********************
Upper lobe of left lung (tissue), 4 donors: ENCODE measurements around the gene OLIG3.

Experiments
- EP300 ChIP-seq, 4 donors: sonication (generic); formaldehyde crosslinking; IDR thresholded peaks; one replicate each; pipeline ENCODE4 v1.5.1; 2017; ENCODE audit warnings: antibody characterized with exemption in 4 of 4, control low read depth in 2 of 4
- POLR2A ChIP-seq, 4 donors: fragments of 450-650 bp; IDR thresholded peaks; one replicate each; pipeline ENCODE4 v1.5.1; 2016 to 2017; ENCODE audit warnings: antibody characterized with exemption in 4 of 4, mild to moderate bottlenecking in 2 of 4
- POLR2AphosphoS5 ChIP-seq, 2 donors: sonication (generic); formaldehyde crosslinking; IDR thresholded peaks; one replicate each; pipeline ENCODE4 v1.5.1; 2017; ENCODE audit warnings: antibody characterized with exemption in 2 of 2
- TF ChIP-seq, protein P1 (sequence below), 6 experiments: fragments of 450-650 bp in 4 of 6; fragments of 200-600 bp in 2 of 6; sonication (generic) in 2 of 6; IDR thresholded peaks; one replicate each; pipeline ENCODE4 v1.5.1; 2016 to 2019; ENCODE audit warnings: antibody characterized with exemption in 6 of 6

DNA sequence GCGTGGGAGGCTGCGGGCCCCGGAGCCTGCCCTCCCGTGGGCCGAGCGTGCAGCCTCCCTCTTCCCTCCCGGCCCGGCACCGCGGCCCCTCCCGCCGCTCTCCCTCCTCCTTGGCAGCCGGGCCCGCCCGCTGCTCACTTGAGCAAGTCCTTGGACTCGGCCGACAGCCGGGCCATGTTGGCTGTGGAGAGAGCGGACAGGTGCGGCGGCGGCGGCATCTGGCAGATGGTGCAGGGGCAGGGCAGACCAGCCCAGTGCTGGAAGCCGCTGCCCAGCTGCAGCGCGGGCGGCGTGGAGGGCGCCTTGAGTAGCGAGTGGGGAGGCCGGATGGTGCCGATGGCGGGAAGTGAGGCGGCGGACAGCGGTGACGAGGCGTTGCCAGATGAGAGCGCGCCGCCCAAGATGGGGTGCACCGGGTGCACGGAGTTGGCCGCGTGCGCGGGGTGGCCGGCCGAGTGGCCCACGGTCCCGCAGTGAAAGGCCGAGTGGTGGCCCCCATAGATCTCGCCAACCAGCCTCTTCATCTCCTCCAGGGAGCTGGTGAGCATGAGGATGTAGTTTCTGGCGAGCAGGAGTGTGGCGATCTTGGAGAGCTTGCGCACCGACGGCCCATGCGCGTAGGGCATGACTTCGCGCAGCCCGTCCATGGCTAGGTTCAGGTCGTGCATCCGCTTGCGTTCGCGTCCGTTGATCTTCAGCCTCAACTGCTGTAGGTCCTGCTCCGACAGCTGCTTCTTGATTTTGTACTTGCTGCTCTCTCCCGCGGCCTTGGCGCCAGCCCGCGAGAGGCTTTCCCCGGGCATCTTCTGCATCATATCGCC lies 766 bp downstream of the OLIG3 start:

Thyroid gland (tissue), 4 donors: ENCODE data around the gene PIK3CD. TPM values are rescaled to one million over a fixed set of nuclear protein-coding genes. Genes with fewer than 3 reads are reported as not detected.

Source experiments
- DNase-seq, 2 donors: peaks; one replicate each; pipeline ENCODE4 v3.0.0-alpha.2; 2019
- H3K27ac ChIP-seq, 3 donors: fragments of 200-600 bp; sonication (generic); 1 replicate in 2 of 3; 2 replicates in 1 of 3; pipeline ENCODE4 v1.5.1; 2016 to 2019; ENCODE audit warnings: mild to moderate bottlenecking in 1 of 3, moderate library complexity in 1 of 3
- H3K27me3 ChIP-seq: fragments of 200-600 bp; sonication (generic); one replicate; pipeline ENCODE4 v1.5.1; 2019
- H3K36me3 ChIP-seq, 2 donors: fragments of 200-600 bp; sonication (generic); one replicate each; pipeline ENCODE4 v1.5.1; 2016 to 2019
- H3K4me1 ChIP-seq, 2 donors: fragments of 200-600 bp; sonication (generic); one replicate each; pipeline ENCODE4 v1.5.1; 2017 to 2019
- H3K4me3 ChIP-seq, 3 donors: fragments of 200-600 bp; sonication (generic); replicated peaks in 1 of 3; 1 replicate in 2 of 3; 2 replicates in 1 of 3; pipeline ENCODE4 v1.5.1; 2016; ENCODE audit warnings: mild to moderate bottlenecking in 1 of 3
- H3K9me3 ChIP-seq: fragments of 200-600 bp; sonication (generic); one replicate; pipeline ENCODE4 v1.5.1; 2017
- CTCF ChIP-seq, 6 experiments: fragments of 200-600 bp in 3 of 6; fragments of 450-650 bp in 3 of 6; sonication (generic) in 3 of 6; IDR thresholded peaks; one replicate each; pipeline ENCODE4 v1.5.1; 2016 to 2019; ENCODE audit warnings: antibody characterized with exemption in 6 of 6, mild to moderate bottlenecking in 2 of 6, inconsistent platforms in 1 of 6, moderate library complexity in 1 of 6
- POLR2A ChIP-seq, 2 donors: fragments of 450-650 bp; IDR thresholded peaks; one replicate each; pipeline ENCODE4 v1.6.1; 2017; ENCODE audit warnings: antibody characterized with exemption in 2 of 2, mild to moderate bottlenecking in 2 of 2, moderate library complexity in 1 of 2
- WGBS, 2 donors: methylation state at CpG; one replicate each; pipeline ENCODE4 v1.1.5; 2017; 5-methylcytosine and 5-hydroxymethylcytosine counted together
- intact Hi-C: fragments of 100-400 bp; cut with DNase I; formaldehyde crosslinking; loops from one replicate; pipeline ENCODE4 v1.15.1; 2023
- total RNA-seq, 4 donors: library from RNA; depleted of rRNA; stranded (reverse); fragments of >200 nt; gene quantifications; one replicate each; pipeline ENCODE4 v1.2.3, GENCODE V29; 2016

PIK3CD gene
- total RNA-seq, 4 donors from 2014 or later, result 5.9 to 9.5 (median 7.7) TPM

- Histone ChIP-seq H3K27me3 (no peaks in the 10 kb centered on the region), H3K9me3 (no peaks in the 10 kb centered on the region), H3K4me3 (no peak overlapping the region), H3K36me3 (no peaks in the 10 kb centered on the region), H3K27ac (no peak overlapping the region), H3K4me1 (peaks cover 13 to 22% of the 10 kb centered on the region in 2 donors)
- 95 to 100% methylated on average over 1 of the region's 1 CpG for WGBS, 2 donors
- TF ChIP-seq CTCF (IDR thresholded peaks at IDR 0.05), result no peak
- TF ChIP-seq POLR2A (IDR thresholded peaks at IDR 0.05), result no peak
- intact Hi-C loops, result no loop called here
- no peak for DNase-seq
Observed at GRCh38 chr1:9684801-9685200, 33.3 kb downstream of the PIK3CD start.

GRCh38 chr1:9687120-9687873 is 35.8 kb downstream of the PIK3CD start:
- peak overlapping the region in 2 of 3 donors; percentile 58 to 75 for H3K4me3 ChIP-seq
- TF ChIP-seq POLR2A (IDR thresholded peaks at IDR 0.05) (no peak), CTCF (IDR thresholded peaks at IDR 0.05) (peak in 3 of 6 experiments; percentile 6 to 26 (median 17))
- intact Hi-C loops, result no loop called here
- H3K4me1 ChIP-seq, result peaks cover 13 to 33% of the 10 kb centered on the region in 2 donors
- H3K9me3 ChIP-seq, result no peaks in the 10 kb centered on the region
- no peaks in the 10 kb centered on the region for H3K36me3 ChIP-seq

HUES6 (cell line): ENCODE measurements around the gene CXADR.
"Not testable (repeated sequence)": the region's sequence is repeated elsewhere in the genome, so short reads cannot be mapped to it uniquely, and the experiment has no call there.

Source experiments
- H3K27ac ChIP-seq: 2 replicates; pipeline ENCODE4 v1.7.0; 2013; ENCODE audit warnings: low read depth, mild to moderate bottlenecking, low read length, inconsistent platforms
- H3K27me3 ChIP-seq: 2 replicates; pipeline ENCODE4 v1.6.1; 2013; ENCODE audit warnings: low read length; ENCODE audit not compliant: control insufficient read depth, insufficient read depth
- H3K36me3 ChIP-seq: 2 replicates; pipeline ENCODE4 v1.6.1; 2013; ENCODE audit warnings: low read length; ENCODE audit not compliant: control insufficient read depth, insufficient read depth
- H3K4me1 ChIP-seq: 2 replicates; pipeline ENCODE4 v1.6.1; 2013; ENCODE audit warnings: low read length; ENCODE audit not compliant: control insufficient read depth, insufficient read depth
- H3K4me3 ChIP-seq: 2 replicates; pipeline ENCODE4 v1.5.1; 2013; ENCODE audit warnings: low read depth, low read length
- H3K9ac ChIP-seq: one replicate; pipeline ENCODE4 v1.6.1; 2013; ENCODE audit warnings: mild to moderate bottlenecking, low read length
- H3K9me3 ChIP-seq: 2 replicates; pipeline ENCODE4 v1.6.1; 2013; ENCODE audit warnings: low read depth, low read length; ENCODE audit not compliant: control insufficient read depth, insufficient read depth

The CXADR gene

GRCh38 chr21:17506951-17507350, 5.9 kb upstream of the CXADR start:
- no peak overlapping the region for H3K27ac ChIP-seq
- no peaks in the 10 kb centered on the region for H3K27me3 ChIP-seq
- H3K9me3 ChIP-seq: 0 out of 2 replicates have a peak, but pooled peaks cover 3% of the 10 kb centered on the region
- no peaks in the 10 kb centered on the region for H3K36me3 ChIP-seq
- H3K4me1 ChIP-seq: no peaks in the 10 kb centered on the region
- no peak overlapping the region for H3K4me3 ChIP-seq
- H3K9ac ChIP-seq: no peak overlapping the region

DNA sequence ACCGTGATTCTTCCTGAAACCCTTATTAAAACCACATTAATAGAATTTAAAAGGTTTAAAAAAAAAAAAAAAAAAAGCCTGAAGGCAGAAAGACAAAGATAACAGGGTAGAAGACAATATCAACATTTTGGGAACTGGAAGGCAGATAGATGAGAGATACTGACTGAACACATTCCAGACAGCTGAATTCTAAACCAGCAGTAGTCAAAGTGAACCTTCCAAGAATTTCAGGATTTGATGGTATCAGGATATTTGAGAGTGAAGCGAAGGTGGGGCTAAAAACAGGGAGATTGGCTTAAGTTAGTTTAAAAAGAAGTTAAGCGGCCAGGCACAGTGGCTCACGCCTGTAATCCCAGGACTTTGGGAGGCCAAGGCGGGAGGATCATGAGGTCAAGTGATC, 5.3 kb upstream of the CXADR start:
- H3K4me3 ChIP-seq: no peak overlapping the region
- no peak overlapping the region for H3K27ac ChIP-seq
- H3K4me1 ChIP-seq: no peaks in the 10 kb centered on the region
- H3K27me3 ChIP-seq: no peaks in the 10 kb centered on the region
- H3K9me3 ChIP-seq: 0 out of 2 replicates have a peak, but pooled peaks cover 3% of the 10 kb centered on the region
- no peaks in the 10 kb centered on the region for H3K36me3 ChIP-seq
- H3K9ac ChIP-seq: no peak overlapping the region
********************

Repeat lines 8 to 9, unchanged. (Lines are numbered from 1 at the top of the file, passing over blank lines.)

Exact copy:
Thyroid gland (tissue), 4 donors: ENCODE data around the gene PIK3CD. TPM values are rescaled to one million over a fixed set of nuclear protein-coding genes. Genes with fewer than 3 reads are reported as not detected.

Source experiments